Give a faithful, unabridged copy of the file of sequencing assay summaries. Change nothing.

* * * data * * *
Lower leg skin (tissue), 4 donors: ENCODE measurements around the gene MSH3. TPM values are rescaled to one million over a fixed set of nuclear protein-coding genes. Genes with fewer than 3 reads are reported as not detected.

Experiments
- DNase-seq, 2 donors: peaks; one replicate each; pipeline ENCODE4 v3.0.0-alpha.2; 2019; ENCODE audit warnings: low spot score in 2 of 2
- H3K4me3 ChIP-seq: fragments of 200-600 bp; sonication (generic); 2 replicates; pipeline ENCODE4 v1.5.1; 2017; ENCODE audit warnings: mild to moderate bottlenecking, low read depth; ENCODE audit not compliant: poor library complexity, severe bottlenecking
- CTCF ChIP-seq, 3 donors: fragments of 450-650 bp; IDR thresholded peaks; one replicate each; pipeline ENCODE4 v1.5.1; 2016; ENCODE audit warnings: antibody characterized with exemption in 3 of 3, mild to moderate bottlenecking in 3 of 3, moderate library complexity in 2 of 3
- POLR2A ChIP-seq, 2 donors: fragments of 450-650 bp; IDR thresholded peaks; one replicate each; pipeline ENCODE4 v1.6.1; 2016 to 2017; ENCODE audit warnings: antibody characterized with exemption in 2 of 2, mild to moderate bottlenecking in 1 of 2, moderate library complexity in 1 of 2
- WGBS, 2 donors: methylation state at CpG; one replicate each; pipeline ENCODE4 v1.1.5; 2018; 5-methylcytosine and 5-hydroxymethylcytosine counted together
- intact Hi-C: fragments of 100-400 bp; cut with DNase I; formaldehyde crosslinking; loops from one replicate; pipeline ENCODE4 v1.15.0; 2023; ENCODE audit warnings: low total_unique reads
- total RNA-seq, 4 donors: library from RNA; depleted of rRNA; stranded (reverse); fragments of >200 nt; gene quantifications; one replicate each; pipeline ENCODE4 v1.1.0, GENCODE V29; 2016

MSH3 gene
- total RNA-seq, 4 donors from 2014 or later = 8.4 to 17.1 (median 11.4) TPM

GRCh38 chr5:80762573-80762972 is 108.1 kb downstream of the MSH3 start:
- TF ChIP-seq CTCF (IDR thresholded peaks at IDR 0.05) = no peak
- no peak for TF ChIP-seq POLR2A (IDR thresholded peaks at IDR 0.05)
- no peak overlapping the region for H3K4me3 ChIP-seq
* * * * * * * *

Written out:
Lower leg skin (tissue), 4 donors: ENCODE measurements around the gene MSH3. TPM values are rescaled to one million over a fixed set of nuclear protein-coding genes. Genes with fewer than 3 reads are reported as not detected.

Experiments
- DNase-seq, 2 donors: peaks; one replicate each; pipeline ENCODE4 v3.0.0-alpha.2; 2019; ENCODE audit warnings: low spot score in 2 of 2
- H3K4me3 ChIP-seq: fragments of 200-600 bp; sonication (generic); 2 replicates; pipeline ENCODE4 v1.5.1; 2017; ENCODE audit warnings: mild to moderate bottlenecking, low read depth; ENCODE audit not compliant: poor library complexity, severe bottlenecking
- CTCF ChIP-seq, 3 donors: fragments of 450-650 bp; IDR thresholded peaks; one replicate each; pipeline ENCODE4 v1.5.1; 2016; ENCODE audit warnings: antibody characterized with exemption in 3 of 3, mild to moderate bottlenecking in 3 of 3, moderate library complexity in 2 of 3
- POLR2A ChIP-seq, 2 donors: fragments of 450-650 bp; IDR thresholded peaks; one replicate each; pipeline ENCODE4 v1.6.1; 2016 to 2017; ENCODE audit warnings: antibody characterized with exemption in 2 of 2, mild to moderate bottlenecking in 1 of 2, moderate library complexity in 1 of 2
- WGBS, 2 donors: methylation state at CpG; one replicate each; pipeline ENCODE4 v1.1.5; 2018; 5-methylcytosine and 5-hydroxymethylcytosine counted together
- intact Hi-C: fragments of 100-400 bp; cut with DNase I; formaldehyde crosslinking; loops from one replicate; pipeline ENCODE4 v1.15.0; 2023; ENCODE audit warnings: low total_unique reads
- total RNA-seq, 4 donors: library from RNA; depleted of rRNA; stranded (reverse); fragments of >200 nt; gene quantifications; one replicate each; pipeline ENCODE4 v1.1.0, GENCODE V29; 2016

MSH3 gene
- total RNA-seq, 4 donors from 2014 or later = 8.4 to 17.1 (median 11.4) TPM

GRCh38 chr5:80762573-80762972 is 108.1 kb downstream of the MSH3 start:
- TF ChIP-seq CTCF (IDR thresholded peaks at IDR 0.05) = no peak
- no peak for TF ChIP-seq POLR2A (IDR thresholded peaks at IDR 0.05)
- no peak overlapping the region for H3K4me3 ChIP-seq